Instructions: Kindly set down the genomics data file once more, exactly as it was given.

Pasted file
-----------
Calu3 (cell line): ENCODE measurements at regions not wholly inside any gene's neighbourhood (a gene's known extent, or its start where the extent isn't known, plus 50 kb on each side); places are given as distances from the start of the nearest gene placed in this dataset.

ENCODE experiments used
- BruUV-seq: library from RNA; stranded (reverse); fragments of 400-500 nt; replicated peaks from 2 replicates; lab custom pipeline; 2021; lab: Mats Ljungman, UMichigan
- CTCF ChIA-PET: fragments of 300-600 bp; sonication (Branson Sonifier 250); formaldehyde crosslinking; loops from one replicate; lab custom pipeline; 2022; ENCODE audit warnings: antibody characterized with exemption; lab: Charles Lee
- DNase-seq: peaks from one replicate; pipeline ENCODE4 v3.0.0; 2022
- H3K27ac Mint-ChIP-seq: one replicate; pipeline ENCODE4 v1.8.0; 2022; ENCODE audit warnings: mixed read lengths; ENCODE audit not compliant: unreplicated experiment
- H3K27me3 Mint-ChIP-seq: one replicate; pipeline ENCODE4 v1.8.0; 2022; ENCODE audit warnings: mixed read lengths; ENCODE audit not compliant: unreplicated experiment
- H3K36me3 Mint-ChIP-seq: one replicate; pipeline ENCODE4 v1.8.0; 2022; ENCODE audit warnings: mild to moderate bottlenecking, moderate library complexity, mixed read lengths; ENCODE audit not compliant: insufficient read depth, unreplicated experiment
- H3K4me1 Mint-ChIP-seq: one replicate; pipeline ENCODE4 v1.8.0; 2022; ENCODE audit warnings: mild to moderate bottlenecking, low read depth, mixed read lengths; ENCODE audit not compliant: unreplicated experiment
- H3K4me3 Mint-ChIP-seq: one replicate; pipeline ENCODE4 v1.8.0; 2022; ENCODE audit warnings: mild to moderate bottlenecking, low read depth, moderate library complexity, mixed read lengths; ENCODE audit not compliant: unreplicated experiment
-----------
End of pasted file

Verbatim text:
Calu3 (cell line): ENCODE measurements at regions not wholly inside any gene's neighbourhood (a gene's known extent, or its start where the extent isn't known, plus 50 kb on each side); places are given as distances from the start of the nearest gene placed in this dataset.

ENCODE experiments used
- BruUV-seq: library from RNA; stranded (reverse); fragments of 400-500 nt; replicated peaks from 2 replicates; lab custom pipeline; 2021; lab: Mats Ljungman, UMichigan
- CTCF ChIA-PET: fragments of 300-600 bp; sonication (Branson Sonifier 250); formaldehyde crosslinking; loops from one replicate; lab custom pipeline; 2022; ENCODE audit warnings: antibody characterized with exemption; lab: Charles Lee
- DNase-seq: peaks from one replicate; pipeline ENCODE4 v3.0.0; 2022
- H3K27ac Mint-ChIP-seq: one replicate; pipeline ENCODE4 v1.8.0; 2022; ENCODE audit warnings: mixed read lengths; ENCODE audit not compliant: unreplicated experiment
- H3K27me3 Mint-ChIP-seq: one replicate; pipeline ENCODE4 v1.8.0; 2022; ENCODE audit warnings: mixed read lengths; ENCODE audit not compliant: unreplicated experiment
- H3K36me3 Mint-ChIP-seq: one replicate; pipeline ENCODE4 v1.8.0; 2022; ENCODE audit warnings: mild to moderate bottlenecking, moderate library complexity, mixed read lengths; ENCODE audit not compliant: insufficient read depth, unreplicated experiment
- H3K4me1 Mint-ChIP-seq: one replicate; pipeline ENCODE4 v1.8.0; 2022; ENCODE audit warnings: mild to moderate bottlenecking, low read depth, mixed read lengths; ENCODE audit not compliant: unreplicated experiment
- H3K4me3 Mint-ChIP-seq: one replicate; pipeline ENCODE4 v1.8.0; 2022; ENCODE audit warnings: mild to moderate bottlenecking, low read depth, moderate library complexity, mixed read lengths; ENCODE audit not compliant: unreplicated experiment